2022 Annual Beaverbrook Lecture: Jameel Jaffer and Frances Haugen


PHI Centre, 315 Rue Saint-Paul Ouest, Montréal, QC, H2Y 2A3, CA

The Supreme Court of the United States is set to consider the two cases involving Florida and Texas’s social media laws, signalling a hugely significant court battle in the United States about the questions of free speech and social media regulation. This court battle comes at a moment when democracies around the world grapple with similar issues.

The 2022 Beaverbrook Annual Lecture will consider the US case and address broader questions surrounding free speech and social media regulation. Such questions include: why do we protect free speech? Is free speech still worth protecting? Why is free speech online more complex than free speech offline? What kinds of regulations should we oppose in this space and which should we welcome?

Register for this event.


Jameel Jaffer

Jameel Jaffer directs the Knight First Amendment Institute at Columbia University, which defends the freedoms of speech and the press in the digital age through strategic litigation, research, and public education. Under Jaffer’s leadership, the Institute has filed precedent-setting litigation, undertaken major interdisciplinary research initiatives, and become an influential voice in debates about the freedoms of speech and the press in the digital age. Jaffer previously served as deputy legal director at the American Civil Liberties Union, where he oversaw the organization’s work on free speech, privacy, technology, national security, and international human rights. Over the course of his fourteen years at the ACLU, he argued civil liberties cases in multiple appeals courts as well as the U.S. Supreme Court and testified many times before U.S. federal agencies and the U.S. Congress. Jaffer’s recent writing has appeared in the New York Times, the New Yorker, Foreign Affairs, and the Yale Law Journal Forum. He is an executive editor of Just Security, a national security blog, and his most recent book, The Drone Memos, was one of the Guardian’s “Best Books of 2016.” He is a graduate of Williams College, Cambridge University, and Harvard Law School. Early in his legal career, he served as a law clerk to Hon. Amalya L. Kearse of the U.S. Court of Appeals for the Second Circuit, and then to Rt. Hon. Beverley McLachlin, Chief Justice of Canada. He currently serves on the board of the Pierre Elliott Trudeau Foundation, on the advisory board for First Look Media’s Press Freedom Litigation Fund, and on the advisory board for the Center for Democracy and Technology.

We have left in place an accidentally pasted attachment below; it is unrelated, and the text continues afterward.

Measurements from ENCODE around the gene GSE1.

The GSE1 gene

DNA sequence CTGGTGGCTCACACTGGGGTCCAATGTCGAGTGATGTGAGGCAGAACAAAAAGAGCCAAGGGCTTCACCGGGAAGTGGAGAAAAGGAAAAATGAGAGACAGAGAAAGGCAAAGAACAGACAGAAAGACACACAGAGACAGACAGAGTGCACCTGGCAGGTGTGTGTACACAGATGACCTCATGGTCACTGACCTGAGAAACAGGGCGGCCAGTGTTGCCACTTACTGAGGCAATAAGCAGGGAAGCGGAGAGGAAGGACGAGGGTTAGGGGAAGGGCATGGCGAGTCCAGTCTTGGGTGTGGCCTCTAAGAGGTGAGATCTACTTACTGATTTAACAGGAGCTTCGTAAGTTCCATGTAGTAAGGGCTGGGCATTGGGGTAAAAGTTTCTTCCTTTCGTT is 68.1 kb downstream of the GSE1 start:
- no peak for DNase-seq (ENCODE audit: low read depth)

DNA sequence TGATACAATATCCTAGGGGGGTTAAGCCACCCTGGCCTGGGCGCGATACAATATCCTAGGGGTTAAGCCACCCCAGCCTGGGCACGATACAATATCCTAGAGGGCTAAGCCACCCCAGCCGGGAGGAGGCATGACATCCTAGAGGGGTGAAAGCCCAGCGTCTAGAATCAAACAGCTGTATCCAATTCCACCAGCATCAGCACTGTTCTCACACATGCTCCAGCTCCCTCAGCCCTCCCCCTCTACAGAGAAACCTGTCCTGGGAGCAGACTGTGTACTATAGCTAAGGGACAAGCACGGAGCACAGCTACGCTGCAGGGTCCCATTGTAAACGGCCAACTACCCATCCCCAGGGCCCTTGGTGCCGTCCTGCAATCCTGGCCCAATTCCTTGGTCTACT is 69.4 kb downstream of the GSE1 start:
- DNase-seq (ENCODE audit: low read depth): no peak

Frances Haugen

Frances Haugen is an advocate for accountability & transparency in social media. Born in Iowa City, Iowa, Frances is the daughter of two professors and grew up attending the Iowa caucuses with her parents, instilling a strong sense of pride in democracy and responsibility for civic participation. Frances holds a degree in Electrical and Computer Engineering from Olin College and a MBA from Harvard University. She is a specialist in algorithmic product management, having worked on ranking algorithms at Google, Pinterest, Yelp and Facebook. In 2019, she was recruited to Facebook to be the lead Product Manager on the Civic Misinformation team, which dealt with issues related to democracy and misinformation, and later also worked on counter-espionage. During her time at Facebook, Frances became increasingly alarmed by the choices the company makes prioritizing their own profits over public safety and putting people's lives at risk. As a last resort and at great personal risk, Frances made the courageous decision to blow the whistle on Facebook. The initial reporting was done by the Wall Street Journal in what became known as “The Facebook Files”. Since going public, Frances has testified in front of the US Congress, UK and EU Parliaments, the French Senate and National Assembly, and has engaged with lawmakers internationally on how to best address the negative externalities of social media platforms. Frances has filed a series of complaints with the US Federal Government relating to Facebook (now named ‘Meta’) claiming that the company has been misleading the public and investors on how it handles issues such as climate change, misinformation, and hate speech, and the impact of its services on the mental health of children and young adults. Frances fundamentally believes that the problems we are facing today with social media are solvable, and is dedicated to uniting people around the world to bring about change. We can have social media that brings out the best in humanity.

This public lecture is generously supported by the Beaverbrook Foundation. Foundation president Timothy Aitken is a McGill graduate and grandson of Canadian-born British newspaper magnate and politician Lord Beaverbrook (1879-1964). The Centre for Media, Technology and Democracy thanks the Beaverbrook Foundation for their support.


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